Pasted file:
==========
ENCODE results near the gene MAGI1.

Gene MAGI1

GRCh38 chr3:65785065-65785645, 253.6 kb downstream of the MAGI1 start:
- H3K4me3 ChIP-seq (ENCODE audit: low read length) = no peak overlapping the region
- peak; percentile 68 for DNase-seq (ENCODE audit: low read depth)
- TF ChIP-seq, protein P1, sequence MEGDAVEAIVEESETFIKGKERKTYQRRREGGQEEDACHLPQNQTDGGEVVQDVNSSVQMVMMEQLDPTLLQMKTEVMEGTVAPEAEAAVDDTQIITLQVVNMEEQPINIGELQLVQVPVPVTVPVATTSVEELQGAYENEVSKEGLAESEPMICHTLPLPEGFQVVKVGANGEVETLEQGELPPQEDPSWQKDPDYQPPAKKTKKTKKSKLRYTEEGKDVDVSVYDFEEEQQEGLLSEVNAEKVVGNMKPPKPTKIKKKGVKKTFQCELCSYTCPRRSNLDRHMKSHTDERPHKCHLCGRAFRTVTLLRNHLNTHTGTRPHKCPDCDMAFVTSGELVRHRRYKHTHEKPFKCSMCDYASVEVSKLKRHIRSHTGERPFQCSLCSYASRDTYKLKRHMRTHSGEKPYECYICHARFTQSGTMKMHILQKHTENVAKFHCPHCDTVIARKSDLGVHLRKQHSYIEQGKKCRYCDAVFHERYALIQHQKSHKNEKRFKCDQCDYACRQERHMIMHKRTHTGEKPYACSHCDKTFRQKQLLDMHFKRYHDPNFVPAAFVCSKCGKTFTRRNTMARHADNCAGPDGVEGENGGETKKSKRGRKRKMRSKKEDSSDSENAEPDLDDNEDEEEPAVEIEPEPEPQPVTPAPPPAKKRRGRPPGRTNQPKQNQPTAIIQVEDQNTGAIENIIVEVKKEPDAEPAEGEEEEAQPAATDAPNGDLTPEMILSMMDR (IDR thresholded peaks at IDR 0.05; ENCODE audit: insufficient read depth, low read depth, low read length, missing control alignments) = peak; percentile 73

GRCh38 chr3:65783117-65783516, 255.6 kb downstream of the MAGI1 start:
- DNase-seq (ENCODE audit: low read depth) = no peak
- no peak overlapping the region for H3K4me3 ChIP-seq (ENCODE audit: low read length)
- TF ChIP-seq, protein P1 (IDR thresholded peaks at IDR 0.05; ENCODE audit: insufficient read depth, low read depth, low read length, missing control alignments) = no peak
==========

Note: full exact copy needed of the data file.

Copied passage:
ENCODE results near the gene MAGI1.

Gene MAGI1

GRCh38 chr3:65785065-65785645, 253.6 kb downstream of the MAGI1 start:
- H3K4me3 ChIP-seq (ENCODE audit: low read length) = no peak overlapping the region
- peak; percentile 68 for DNase-seq (ENCODE audit: low read depth)
- TF ChIP-seq, protein P1, sequence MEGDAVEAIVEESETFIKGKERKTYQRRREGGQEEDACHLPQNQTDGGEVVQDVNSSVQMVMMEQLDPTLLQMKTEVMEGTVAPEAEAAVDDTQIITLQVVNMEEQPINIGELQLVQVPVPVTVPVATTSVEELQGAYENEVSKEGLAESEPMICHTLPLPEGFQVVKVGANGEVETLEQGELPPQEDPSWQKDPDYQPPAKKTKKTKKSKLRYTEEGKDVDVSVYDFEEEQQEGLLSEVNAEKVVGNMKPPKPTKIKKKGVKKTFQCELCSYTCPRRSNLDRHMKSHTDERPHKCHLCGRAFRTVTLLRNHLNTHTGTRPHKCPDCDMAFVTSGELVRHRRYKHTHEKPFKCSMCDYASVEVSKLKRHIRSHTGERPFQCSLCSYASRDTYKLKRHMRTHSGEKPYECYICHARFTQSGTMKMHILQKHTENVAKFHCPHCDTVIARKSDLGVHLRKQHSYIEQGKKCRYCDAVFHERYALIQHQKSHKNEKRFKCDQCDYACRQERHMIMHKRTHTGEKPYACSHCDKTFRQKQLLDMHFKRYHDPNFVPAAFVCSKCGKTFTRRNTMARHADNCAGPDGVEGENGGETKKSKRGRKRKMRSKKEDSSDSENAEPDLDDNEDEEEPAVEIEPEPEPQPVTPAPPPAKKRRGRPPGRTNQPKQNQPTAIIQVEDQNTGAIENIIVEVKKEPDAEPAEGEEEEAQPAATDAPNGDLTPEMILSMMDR (IDR thresholded peaks at IDR 0.05; ENCODE audit: insufficient read depth, low read depth, low read length, missing control alignments) = peak; percentile 73

GRCh38 chr3:65783117-65783516, 255.6 kb downstream of the MAGI1 start:
- DNase-seq (ENCODE audit: low read depth) = no peak
- no peak overlapping the region for H3K4me3 ChIP-seq (ENCODE audit: low read length)
- TF ChIP-seq, protein P1 (IDR thresholded peaks at IDR 0.05; ENCODE audit: insufficient read depth, low read depth, low read length, missing control alignments) = no peak